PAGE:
Warning issued over 'blues' drug
The drugs are knicknamed "blues" because of their colour
Community workers have issued a warning about a new drug which they say is freely available on Belfast streets.
At least six people have been hospitalised after taking the pills, called "blues" because of their colour.
The pills contain large concentrations of the tranquiliser, diazepam, which can leave people unconscious.
They are being sold alongside ecstasy, cannabis and cocaine for as little as 50p. A drugs community project in west Belfast said they had flooded the area.
Sean Devine of the Falls Community Council said: "The first box of tablets that we came across was actually handed into us by the Safer Neighbourhood Project who found them lying in the area.
"We had several reports from young people, from different parents and other members of the community that there was a certain amount of blue tablets that had been circulated within our community."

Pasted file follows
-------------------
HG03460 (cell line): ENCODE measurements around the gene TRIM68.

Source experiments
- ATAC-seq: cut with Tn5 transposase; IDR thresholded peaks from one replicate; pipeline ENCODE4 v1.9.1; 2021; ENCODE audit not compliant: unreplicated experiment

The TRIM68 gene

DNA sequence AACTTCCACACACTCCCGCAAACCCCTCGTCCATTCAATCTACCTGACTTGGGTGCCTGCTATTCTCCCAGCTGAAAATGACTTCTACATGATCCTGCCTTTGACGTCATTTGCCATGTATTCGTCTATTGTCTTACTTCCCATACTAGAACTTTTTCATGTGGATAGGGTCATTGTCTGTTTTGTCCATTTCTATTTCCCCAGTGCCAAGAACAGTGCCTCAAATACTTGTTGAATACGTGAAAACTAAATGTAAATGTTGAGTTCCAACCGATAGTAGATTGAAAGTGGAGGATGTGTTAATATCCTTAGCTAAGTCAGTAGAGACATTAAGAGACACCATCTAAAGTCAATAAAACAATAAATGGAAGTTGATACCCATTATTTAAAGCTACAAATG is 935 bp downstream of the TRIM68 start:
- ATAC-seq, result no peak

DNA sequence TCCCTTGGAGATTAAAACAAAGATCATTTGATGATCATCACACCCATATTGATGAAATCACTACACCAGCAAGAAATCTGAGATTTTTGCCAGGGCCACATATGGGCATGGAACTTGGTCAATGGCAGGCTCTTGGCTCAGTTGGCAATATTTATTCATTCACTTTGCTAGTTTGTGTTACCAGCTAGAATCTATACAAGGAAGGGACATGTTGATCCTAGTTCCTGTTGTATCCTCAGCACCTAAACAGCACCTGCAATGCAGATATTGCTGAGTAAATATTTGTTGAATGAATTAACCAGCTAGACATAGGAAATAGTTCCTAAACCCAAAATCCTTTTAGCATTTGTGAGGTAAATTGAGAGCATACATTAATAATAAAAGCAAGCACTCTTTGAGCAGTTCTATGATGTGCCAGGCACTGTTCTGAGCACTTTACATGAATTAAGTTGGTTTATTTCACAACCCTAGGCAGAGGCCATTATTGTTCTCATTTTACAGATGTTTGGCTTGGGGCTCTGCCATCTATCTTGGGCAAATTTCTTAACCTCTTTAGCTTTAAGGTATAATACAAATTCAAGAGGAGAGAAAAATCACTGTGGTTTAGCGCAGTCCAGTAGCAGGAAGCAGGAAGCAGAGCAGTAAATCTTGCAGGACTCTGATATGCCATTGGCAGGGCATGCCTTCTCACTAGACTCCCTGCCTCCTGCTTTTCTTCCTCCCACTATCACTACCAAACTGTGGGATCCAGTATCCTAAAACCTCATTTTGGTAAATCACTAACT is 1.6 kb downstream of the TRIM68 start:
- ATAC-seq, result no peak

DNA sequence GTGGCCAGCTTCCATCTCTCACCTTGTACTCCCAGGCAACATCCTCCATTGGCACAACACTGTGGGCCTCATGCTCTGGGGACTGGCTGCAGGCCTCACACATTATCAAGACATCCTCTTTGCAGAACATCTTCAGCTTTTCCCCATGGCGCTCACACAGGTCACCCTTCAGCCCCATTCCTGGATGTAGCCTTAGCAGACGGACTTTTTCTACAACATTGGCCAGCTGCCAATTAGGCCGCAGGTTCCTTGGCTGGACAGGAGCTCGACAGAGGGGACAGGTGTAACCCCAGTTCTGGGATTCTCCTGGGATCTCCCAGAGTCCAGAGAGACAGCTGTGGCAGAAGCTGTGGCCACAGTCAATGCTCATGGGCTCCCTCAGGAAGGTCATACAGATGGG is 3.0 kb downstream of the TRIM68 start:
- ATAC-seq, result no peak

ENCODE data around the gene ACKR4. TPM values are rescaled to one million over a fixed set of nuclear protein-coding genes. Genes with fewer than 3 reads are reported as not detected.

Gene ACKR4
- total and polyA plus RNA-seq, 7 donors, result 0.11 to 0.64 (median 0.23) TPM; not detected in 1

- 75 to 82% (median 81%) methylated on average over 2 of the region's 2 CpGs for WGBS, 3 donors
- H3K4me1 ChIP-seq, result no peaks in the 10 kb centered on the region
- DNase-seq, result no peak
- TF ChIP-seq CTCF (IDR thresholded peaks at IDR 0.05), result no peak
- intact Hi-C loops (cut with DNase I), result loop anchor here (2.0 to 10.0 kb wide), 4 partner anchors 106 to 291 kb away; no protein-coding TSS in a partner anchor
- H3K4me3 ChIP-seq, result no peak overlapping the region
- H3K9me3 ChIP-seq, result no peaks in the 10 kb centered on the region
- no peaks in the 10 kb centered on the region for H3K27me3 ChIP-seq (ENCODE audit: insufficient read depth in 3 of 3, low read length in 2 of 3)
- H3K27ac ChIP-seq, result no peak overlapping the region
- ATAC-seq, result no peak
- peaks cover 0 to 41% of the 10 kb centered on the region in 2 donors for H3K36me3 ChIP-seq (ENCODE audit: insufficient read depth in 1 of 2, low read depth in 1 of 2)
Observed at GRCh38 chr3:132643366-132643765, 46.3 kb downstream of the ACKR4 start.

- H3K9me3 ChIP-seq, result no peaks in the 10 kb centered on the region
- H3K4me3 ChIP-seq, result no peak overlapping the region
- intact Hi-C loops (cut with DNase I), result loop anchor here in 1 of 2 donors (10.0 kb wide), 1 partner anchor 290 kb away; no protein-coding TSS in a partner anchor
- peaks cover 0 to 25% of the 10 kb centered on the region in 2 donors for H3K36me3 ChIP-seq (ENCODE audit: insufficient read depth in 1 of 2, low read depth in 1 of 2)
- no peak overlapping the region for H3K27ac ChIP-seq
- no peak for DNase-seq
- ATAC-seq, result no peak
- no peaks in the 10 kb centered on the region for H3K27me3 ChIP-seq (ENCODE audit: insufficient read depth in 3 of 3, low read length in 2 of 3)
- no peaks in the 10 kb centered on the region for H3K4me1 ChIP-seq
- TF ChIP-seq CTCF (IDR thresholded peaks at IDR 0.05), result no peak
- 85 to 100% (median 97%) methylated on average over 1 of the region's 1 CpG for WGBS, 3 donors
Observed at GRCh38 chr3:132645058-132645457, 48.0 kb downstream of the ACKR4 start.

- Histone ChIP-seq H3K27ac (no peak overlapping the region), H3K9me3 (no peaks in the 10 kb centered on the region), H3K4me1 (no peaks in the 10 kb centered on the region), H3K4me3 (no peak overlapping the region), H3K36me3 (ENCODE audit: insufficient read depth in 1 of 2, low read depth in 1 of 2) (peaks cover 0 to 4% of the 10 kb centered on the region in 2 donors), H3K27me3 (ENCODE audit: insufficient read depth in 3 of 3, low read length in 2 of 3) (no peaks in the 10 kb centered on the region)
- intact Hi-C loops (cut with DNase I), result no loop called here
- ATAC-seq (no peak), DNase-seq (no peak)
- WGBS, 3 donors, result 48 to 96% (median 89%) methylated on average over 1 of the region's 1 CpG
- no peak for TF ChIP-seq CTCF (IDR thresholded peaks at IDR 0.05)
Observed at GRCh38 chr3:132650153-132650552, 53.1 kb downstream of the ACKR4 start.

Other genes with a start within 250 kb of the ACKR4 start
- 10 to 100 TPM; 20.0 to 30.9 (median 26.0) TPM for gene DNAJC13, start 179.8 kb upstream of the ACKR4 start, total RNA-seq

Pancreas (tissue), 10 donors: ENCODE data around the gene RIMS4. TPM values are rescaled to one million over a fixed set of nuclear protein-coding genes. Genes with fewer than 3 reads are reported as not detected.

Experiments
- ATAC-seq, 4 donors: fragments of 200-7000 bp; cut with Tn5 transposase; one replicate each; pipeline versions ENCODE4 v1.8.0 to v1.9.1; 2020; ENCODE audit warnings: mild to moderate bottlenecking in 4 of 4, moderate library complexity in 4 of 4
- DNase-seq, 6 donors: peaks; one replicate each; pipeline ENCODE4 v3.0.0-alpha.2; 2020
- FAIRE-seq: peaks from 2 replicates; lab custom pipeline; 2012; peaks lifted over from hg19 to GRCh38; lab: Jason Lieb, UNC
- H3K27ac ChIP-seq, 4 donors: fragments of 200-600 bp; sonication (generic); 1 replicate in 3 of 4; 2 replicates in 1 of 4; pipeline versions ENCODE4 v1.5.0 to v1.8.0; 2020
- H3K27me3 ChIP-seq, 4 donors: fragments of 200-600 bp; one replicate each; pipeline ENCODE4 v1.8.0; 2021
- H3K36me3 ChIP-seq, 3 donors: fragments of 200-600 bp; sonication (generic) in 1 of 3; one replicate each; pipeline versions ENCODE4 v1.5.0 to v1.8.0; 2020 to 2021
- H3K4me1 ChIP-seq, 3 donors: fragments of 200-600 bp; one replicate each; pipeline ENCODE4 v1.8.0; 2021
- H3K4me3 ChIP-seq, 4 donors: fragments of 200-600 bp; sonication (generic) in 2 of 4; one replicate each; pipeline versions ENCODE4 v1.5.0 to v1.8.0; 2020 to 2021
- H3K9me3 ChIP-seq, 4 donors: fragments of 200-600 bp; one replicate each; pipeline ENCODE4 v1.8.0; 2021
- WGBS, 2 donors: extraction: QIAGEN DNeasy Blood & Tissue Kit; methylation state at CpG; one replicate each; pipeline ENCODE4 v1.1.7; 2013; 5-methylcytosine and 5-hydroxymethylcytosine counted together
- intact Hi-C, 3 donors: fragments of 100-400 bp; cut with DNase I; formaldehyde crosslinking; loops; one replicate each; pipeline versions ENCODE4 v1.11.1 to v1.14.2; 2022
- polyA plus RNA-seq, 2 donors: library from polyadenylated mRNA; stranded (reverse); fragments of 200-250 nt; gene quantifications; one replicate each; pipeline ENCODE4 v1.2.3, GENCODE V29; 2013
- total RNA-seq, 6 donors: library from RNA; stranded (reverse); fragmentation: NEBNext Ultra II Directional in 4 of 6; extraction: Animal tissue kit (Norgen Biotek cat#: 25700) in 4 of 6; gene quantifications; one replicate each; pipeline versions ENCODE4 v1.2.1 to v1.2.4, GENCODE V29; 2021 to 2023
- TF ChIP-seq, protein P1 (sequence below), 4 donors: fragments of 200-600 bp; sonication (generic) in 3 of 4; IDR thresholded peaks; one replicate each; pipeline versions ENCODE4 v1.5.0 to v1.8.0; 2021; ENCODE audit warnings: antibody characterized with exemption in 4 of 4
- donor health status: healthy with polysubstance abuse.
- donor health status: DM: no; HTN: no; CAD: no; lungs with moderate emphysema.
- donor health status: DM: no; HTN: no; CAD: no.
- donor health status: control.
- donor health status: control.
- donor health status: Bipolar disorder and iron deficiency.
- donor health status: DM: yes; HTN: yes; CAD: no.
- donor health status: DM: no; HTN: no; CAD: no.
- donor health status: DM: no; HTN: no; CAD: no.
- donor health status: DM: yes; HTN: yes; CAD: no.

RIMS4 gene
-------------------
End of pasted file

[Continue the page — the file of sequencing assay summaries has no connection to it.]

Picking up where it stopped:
Some of the tablets recovered have been handed to a local chemist.
Laboratory results show that they contain diazepam, which is a tranquiliser, but the doseage is far greater than that contained in prescription drugs.
This means that they can leave people unconscious and vulnerable.
Pharmacist Terry Maguire said the drugs were dangerous.
"The reason why we identified them in the first place was because someone was hospitalised having taken them," he said.
"We couldn't identify what the pills were through the normal sources therefore we had to go and get them specially tested.
"Having done that, we identified that there is a very potent drug in them which is causing severe mental and physical depression.
"As a result of that, people who use them run the risk of damaging themselves and potentially damaging others."
Health officials said they had heard of the tablets, adding that any drug bought on the black market was potentially lethal.
They have also warned those taking them that they are gambling with their lives.